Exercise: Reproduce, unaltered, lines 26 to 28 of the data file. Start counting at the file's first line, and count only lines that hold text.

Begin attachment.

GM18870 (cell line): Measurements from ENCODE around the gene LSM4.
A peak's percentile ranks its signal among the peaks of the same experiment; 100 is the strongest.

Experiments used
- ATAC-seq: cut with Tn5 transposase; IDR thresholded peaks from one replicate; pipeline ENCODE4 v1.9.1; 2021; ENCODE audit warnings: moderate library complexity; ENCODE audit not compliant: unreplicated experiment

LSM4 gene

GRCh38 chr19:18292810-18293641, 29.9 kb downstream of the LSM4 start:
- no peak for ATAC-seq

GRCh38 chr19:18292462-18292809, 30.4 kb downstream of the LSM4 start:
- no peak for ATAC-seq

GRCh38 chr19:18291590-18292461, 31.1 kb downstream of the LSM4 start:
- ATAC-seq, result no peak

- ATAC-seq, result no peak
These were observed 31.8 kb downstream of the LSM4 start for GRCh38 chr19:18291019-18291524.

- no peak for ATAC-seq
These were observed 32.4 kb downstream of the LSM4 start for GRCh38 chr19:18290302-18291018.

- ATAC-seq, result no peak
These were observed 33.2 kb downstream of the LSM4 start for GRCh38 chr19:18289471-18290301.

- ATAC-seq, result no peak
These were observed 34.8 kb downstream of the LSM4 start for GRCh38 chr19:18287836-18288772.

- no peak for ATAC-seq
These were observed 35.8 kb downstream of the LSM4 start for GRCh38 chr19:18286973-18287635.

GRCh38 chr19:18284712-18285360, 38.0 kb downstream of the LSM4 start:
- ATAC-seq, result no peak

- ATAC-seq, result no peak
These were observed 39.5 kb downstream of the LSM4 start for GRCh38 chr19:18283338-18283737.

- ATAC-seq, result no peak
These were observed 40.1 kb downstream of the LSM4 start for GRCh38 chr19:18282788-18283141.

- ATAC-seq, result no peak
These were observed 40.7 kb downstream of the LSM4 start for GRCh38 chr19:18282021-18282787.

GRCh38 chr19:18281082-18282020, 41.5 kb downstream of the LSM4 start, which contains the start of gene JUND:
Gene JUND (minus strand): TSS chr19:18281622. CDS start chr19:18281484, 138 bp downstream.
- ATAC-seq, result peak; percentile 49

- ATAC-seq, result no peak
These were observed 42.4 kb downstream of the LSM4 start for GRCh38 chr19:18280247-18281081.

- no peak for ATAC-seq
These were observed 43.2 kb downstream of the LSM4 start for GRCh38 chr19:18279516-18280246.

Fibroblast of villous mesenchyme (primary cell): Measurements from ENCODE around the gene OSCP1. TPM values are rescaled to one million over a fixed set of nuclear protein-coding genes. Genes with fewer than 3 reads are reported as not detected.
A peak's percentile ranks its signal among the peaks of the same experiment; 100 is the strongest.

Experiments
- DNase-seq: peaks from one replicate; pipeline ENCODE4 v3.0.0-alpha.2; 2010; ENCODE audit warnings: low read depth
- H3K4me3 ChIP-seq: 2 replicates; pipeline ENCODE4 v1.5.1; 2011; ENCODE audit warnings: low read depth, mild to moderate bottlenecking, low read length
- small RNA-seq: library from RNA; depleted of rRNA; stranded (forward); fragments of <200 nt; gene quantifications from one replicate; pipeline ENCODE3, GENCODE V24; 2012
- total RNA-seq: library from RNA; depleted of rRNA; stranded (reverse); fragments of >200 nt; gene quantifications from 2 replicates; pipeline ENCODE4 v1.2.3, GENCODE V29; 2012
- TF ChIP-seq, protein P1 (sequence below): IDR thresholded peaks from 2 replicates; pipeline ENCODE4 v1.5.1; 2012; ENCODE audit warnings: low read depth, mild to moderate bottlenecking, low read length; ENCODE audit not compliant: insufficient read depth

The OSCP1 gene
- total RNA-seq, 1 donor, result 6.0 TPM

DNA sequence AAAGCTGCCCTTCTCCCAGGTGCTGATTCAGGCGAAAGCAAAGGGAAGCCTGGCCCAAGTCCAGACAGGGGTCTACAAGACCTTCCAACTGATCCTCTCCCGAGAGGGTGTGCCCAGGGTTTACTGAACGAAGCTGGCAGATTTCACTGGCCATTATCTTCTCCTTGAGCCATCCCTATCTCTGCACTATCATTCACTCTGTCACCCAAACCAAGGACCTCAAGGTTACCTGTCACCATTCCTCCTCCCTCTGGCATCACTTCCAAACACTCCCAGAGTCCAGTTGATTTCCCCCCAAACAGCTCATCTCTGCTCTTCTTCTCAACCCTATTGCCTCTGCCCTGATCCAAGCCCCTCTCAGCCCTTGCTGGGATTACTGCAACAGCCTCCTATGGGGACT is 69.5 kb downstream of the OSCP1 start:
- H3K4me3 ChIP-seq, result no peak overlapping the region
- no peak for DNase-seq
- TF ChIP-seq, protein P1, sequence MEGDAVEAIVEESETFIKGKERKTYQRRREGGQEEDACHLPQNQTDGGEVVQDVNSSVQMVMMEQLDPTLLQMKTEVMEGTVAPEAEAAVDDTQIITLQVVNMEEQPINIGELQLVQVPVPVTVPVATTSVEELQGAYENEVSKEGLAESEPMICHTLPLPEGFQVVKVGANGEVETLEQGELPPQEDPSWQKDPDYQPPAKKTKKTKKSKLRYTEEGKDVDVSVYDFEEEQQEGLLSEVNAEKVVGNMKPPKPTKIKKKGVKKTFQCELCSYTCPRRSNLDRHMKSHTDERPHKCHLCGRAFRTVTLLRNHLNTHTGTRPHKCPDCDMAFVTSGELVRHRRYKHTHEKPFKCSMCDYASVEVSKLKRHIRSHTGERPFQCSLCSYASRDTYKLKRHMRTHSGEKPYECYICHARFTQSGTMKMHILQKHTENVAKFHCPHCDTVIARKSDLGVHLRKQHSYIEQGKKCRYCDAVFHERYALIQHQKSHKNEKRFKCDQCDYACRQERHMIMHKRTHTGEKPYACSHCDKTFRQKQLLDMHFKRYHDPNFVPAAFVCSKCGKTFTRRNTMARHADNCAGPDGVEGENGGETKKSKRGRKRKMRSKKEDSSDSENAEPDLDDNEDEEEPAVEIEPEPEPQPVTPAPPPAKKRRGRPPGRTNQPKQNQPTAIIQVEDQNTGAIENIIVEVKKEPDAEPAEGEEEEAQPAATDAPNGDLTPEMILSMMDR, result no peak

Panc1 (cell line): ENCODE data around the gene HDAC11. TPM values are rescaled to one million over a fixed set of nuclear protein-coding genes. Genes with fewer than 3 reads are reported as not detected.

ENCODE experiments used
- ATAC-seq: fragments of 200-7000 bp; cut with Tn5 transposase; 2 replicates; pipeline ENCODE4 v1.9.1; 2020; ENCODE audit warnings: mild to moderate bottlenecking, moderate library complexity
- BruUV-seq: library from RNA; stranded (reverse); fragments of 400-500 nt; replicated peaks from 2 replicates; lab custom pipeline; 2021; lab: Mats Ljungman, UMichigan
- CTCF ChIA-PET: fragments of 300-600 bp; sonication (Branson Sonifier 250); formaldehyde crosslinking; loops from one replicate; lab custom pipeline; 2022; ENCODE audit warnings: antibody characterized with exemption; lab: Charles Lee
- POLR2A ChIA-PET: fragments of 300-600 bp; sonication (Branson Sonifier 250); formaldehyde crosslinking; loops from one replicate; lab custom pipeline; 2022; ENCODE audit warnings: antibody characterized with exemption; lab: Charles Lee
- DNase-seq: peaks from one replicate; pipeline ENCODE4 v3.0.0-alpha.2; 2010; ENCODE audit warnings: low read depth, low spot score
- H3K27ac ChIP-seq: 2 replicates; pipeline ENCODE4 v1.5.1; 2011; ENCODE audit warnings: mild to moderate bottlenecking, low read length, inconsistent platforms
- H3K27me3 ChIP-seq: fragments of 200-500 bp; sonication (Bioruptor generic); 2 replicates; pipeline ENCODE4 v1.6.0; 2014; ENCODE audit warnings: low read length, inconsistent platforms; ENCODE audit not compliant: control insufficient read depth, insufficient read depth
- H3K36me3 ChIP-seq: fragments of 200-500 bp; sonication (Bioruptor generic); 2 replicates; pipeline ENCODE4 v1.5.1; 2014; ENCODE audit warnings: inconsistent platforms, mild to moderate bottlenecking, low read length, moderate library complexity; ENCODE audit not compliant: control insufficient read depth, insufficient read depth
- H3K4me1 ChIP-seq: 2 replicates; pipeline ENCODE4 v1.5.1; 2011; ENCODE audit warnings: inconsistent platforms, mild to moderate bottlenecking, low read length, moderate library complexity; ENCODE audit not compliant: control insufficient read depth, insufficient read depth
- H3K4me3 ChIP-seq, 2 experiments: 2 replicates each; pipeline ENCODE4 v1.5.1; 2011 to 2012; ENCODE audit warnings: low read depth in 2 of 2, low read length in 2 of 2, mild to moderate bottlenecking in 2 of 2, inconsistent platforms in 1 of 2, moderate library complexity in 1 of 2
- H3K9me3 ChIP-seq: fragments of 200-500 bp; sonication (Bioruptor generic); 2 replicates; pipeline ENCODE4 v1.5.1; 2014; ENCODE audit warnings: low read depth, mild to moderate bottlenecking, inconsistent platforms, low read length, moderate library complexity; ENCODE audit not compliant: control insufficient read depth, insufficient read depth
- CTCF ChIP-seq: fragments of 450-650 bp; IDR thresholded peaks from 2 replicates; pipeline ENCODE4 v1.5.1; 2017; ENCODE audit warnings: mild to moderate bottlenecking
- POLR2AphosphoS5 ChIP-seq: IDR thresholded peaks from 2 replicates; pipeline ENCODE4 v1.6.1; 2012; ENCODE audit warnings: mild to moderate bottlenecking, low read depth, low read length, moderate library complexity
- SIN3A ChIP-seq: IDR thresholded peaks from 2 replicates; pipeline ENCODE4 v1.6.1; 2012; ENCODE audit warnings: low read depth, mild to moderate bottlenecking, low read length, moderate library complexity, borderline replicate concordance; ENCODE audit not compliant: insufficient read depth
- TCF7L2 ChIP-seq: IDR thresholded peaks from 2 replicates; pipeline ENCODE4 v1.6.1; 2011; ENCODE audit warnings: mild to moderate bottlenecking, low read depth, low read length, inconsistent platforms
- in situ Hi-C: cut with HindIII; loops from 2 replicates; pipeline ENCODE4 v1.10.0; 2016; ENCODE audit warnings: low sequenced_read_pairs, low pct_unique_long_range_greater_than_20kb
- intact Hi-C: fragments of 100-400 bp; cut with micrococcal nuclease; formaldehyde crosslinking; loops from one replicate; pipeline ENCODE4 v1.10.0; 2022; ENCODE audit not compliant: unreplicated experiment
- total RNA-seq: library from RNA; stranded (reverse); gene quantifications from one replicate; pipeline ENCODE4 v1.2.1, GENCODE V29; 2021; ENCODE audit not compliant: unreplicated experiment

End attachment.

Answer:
- ATAC-seq, result no peak
These were observed 40.1 kb downstream of the LSM4 start for GRCh38 chr19:18282788-18283141.

- ATAC-seq, result no peak